Post-production included addition of the John Williams' score and a fuller vocabulary for the dinosaurs than mere repetitions of the same roar as in older films. Jurassic Park's dinosaurs bellowed with manipulated recordings of egrets, dolphins, humans, and many sounds culled from Australian rain forests. Noise for the T-rex alone incorporated sounds from an alligator, a penguin, an elephant, a tiger, a dog, and the blowhole of a whale. The film came in on budget and well ahead of schedule.

Although critical consensus held that the story and characterization were disappointing--merely flat characters running from monsters--and that the film was gimmicky in terms of programmed surface thrills, the dinosaurs themselves were universally considered impressive. Concern was raised over young children seeing the PG-13 movie, due more to its intensity than gore (which had actually been toned down from the book). The film also gave rise to questions, indeed some panic, about DNA cloning and the current state of molecular genetics. Responsible scientific voices repeatedly tried to calm the scare fueled by a sensational press. But, finally, it was the dinosaurs themselves that galvanized enthusiasm.

Mark Dippé, co-visual effects supervisor for ILM on Jurassic Park, asserts that "Dinosaur films have always been the classic effects films." Indeed, key special effects have been developed over the years specifically for dinosaur movies, beginning with Willis O'Brien's stop-motion techniques in The Lost World [(1925), based on the book by Arthur Conan Doyle (1912)] and King Kong (1933). Stop-motion continued animating the dinosaurs in such films as Lost Continent (1951), The Beast From 20,000 Fathoms (1953), One Million Years B.C. (1966), The Valley of Gwangi (1969), and When Dinosaurs Ruled the Earth (1971). Photographically enlarged lizards, iguanas, and crocodiles have been used, with various fins attached and often to the outrage of the ASPCA, in One Million BC (1940), Journey to the Center of the Earth (1959), and The Lost World (the 1960 remake). Even films relying on men wearing rubber suits, such as Unknown Island (1948), Godzilla (1956), Gorgo (1961), and The Last Dinosaur (1977), and those relying on puppets, like The Land That Time Forgot (1974), are more impressive than those which simply make use of stock footage from earlier dinosaur films: Two Lost Worlds (1950), Untamed Women (1952), King Dinosaur (1955), Teenage Caveman (1958), and Valley of the Dragons (1961). These effects, and the newer radio-control technology and cable-driven puppets, used in Baby: Secret of the Lost Legend (1985), all may gradually become extinct due to the success and popularity of the full-motion computer animation first seen in Jurassic Park.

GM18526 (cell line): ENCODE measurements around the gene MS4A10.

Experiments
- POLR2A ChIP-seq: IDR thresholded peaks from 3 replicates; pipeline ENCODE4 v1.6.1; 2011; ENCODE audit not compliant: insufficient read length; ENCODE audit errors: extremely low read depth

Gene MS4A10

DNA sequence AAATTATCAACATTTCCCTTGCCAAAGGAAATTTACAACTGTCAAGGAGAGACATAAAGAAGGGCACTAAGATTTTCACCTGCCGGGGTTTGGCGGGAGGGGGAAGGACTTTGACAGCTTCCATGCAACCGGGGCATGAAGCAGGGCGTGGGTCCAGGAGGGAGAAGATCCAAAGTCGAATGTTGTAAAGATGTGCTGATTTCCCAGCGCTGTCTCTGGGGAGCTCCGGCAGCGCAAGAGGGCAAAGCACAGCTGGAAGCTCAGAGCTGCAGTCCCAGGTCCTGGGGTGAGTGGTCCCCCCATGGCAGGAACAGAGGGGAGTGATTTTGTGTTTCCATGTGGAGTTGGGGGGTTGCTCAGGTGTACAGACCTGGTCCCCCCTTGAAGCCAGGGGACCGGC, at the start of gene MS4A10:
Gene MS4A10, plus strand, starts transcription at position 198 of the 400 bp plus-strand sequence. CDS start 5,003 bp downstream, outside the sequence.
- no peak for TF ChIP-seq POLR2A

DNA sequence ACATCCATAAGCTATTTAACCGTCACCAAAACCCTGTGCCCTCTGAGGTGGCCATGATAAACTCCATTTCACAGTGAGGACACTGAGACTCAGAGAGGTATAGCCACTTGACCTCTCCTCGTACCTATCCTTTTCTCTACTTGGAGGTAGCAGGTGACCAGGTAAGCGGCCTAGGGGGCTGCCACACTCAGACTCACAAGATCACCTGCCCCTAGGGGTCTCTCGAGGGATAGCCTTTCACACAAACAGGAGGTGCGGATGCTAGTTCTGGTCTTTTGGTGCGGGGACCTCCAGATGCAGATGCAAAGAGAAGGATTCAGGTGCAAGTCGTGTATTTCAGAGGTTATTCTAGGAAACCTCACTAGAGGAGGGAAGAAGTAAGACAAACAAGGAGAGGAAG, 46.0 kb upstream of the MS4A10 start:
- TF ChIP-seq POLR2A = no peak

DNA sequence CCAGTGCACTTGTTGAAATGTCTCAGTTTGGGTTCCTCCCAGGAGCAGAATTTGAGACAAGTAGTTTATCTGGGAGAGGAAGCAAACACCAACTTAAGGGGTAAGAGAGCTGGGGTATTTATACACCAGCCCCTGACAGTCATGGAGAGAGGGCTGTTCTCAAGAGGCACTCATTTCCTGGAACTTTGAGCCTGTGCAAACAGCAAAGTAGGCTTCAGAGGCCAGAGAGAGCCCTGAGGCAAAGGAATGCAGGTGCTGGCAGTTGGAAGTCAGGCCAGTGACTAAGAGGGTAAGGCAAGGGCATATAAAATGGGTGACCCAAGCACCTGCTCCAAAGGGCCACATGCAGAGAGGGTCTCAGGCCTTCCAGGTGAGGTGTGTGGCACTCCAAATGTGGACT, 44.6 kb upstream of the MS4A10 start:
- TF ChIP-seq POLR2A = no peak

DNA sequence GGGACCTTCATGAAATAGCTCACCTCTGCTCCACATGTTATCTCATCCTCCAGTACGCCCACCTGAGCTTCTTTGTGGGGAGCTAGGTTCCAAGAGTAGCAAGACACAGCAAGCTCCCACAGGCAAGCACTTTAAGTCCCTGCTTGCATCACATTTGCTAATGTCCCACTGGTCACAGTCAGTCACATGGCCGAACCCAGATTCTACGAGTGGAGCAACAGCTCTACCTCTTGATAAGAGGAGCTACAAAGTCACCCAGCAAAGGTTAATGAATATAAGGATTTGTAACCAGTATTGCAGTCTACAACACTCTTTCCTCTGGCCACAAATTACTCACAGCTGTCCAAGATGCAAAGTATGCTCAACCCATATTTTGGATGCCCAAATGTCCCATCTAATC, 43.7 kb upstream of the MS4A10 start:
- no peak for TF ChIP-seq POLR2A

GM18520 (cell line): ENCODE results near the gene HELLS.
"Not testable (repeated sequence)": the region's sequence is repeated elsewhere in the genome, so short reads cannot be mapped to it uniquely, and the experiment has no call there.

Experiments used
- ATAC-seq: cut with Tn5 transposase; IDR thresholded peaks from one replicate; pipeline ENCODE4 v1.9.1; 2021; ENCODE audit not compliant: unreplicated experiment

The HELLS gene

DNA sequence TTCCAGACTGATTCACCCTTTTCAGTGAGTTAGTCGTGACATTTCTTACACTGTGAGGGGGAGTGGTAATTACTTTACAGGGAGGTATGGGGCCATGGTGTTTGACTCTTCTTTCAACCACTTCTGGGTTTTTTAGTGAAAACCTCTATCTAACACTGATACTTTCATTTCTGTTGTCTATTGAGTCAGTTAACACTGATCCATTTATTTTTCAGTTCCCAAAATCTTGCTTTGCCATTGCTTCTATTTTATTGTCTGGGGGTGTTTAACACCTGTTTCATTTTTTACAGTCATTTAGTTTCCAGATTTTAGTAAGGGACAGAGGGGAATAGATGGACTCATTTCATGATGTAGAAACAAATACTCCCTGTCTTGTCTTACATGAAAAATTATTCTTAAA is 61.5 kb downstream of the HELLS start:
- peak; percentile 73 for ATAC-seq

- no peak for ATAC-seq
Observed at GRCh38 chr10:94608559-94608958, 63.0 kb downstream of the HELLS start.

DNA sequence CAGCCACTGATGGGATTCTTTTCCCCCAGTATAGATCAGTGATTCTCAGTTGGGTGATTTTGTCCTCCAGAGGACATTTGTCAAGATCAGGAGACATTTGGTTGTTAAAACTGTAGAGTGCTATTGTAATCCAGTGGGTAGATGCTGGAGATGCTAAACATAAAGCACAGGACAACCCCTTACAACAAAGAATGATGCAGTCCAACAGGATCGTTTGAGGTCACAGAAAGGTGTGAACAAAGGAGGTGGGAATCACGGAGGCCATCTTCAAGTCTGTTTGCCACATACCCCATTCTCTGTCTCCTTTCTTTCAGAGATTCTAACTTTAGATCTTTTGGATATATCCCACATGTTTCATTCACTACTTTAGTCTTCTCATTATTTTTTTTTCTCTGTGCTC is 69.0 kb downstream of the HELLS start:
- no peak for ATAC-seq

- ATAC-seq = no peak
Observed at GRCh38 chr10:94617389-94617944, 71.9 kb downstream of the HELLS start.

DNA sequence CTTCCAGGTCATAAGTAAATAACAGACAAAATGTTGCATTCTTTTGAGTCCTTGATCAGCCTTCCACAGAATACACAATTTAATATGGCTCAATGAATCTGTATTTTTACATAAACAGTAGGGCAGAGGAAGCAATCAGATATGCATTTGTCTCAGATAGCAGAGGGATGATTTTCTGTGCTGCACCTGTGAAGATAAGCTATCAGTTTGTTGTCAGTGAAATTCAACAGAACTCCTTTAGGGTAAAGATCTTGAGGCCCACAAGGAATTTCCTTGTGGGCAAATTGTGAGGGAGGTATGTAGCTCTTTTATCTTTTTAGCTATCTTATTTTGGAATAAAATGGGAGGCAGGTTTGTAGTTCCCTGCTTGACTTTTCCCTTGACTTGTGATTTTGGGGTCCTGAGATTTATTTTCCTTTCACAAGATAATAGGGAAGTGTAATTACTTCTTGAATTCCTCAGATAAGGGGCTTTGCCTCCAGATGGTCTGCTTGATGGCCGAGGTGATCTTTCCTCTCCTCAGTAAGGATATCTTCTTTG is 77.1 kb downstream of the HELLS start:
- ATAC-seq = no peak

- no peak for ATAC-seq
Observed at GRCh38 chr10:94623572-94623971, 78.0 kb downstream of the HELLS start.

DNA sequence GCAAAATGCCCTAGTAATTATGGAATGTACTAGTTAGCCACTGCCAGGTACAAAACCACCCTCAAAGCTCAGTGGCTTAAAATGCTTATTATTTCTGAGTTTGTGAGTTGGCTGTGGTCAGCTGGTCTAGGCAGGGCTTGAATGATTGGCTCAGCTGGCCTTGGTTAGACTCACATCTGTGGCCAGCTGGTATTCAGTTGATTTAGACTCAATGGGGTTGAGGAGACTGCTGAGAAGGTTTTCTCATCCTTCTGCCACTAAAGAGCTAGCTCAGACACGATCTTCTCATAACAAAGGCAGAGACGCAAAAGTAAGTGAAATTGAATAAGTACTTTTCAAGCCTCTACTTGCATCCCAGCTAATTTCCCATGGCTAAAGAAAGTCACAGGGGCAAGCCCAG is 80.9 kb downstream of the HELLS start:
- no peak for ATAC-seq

Michael Delahoyde
Washington State University
Pullman, Washington

Don Shay and Jody Duncan, The Making of Jurassic Park (NY: Ballantine Books, 1993); Gregg Kilday, "Hollywood Scores Big," Entertainment Weekly 21 Jan. 1994: 32-3; Denis Gifford, A Pictorial History of Horror Movies (London: Hamlyn Pub. Group, Ltd., 1973).